Orphaned Quilt Blocks find a new Home

Written by lindahubalek on . Posted in Blog, quilts and quilting

Orphaned quilt block made by Irene Akers

Orphaned quilt block made by Irene Akers

I found three quilt blocks, tucked in different drawers in different dressers, when sorting for my parent’s move from the farm into town recently. I wondered when these orphaned blocks were sewn, and why they were not incorporated into a quilt.

I handed the first one to Mom, which she promptly flipped over.

“It’s hand stitched, by my mother because I recognize many of her dresses in fabric pieces.”

“Any feed sack material,” I ask?

She rubs a couple of materials between her finger and thumb. “No, all the material is from dresses.”

Orphaned quilt blocks made by Ione Johnson

Orphaned quilt blocks made by Ione Johnson

The next two blocks match in pattern, but one is blue and white, the other peach and white. Mom didn’t bother flipping them over and laughed, “I made these blocks while in grade school and never finished it”.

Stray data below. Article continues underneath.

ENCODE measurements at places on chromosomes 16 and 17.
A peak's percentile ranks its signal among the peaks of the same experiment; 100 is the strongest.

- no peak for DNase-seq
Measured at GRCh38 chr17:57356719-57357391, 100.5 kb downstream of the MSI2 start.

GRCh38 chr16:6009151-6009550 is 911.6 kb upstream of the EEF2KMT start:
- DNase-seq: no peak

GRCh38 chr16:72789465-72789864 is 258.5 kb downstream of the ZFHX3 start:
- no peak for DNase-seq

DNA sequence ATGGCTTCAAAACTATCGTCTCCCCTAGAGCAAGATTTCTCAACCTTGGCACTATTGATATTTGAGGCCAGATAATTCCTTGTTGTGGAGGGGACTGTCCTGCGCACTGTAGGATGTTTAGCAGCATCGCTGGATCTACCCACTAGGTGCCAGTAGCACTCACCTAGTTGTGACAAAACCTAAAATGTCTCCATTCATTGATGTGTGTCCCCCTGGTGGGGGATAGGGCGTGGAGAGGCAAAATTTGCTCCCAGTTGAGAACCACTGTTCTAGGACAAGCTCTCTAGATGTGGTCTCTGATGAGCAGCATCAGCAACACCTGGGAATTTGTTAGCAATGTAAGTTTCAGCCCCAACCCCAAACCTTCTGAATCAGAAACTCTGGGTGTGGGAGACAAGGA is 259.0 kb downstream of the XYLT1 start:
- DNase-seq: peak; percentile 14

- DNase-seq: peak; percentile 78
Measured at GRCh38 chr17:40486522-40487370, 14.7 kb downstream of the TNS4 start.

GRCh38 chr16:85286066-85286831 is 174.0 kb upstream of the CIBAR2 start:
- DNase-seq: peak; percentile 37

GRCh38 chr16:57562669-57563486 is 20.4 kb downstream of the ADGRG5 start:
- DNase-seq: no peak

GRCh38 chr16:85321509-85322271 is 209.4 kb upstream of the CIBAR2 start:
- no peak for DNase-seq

Yes, she spent time around the quilting frame with her mother, grandmothers, and neighbors when visiting them, but she never made a whole quilt by herself.

I now know the answer with my mother’s abandoned quilt blocks, but not my grandmother’s. But that’s okay because even if these patches of sewed together fabric never became part of a quilt, they still have a memory to pass on from one quilter to another.

Mom inherited several trunkful’s of quilts from her grandmother Kizzie Pieratt, so I guess she just didn’t need to make her own. Moreover, with WWII, family priorities and types of bedding changing, maybe young wives didn’t quilt as much in the 1940s.

Now these quilts and memories of Great Grandma Kizzie are mine to savor and share.

Is this a talent that is learned, or passed down? I guess it depends on the family. The love (and necessity) of quilts and quilting done by her mother, and especially her grandmother Kizzie did not pass on to my mother, but they did skip a generation down to me.

Because it’s the beginning of the New Year, I’m thinking about projects to start—and to finish—in 2012. Where can I put my talents to the best use, to get the most out of my time, and make something lasting that can be enjoyed by me, and others, now and in the future?

What talent and legacy are you passing on in 2012? Please let me know —and share it with your family so they know the story too!

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